University students are playing an ‘ever more significant role’ in providing free legal advice as law schools anticipate greater demand for pro bono support.

A survey by LawWorks and the Clinical Legal Education Organisation found that 64% of law schools are now offering or undertaking pro bono work, compared with 41% in 2000.

Business meeting

Pro bono work has become a 'mainstream' part of university courses, research finds

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Some 90% of respondent law schools said that they expected to see increased client demand for their law school’s pro bono services because of unmet need and the ongoing impact of cuts to legal aid. However, they stressed student support is not a substitute for properly funded legal aid.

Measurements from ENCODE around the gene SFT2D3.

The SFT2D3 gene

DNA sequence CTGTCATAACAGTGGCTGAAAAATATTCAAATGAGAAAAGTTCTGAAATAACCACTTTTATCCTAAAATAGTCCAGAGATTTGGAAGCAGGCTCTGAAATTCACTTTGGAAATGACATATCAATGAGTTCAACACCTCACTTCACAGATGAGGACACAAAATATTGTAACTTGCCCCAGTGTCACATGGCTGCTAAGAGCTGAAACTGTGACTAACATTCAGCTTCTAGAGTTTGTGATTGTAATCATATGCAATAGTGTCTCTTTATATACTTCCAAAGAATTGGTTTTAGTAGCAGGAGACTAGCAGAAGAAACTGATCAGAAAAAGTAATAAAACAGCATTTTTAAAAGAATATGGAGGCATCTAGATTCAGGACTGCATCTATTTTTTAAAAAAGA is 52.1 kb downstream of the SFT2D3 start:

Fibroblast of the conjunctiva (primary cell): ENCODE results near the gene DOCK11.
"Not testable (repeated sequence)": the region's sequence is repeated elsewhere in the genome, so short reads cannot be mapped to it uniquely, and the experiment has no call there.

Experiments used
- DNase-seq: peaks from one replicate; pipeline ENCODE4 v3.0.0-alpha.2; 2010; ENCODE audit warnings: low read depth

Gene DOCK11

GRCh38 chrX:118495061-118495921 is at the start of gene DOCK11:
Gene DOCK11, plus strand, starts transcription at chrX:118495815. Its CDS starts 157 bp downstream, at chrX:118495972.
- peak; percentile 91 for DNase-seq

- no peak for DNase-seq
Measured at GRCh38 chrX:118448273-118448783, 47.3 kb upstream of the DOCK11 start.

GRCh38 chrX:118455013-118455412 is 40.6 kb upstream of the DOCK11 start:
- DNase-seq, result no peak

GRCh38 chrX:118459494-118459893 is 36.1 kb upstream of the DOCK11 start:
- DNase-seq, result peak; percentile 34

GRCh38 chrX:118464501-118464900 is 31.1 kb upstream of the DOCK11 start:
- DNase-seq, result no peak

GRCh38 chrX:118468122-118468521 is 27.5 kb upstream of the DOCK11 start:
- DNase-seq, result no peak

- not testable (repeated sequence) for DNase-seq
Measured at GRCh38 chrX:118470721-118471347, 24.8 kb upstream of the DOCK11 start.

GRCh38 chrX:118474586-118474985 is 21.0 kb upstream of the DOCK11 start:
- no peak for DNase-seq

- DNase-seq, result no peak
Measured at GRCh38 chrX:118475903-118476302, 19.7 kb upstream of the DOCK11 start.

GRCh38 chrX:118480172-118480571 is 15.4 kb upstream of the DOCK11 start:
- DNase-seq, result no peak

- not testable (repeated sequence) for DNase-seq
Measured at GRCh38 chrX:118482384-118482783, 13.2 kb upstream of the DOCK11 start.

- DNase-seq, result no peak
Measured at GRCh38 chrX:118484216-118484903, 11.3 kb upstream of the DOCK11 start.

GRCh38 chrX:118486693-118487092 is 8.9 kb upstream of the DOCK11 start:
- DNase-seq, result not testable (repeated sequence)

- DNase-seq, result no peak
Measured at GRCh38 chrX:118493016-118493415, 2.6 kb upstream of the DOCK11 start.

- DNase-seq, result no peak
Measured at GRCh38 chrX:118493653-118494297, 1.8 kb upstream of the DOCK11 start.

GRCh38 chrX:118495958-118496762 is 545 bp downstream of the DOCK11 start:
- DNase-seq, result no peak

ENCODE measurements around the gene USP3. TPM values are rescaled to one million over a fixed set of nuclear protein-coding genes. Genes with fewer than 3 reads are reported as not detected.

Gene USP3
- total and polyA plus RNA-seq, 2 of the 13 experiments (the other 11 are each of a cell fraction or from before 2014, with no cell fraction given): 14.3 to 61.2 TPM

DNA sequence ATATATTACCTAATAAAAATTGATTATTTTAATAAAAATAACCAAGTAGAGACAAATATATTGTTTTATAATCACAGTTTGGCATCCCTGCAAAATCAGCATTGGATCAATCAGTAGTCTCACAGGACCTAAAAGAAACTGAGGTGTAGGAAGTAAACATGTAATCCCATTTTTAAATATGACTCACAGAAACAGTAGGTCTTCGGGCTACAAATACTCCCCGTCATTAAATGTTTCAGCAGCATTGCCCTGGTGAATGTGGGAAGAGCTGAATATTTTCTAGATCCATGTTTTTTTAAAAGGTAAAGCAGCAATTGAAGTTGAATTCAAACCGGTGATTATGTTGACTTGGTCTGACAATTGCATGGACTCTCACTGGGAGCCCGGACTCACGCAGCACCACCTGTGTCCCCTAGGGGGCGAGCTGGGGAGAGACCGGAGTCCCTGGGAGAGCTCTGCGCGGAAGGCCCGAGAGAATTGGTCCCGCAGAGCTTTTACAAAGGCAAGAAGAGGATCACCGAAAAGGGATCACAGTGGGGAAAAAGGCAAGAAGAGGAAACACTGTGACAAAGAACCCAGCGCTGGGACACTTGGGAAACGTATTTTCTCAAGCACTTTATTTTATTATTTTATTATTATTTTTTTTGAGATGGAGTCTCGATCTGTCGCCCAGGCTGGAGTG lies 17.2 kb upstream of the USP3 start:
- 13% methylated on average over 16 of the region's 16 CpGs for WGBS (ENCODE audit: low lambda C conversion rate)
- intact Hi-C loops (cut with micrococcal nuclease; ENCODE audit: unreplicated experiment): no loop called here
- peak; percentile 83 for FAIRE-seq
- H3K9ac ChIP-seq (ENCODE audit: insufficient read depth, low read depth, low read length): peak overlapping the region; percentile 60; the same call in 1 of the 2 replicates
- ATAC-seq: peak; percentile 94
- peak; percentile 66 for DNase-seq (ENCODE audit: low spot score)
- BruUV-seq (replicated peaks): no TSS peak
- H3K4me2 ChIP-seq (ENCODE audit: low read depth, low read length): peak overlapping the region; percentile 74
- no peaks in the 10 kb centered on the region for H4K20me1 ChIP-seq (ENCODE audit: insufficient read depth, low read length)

Employment, family and housing law were the most commonly covered areas, followed by consumer, discrimination and small business issues.

LawWorks chairman Alasdair Douglas, said: ‘The pro bono work being carried out by law students across the country is remarkable, and it is clear that these students, with the supervision of qualified lawyers, are playing an ever-more significant role in the delivery of free advice to those in need – particularly in the midst of the Covid-19 pandemic.’

Last year, Kings College London, the University of Bolton and the University of Salford all opened student-run advice centres in a bid to fill the legal aid gap.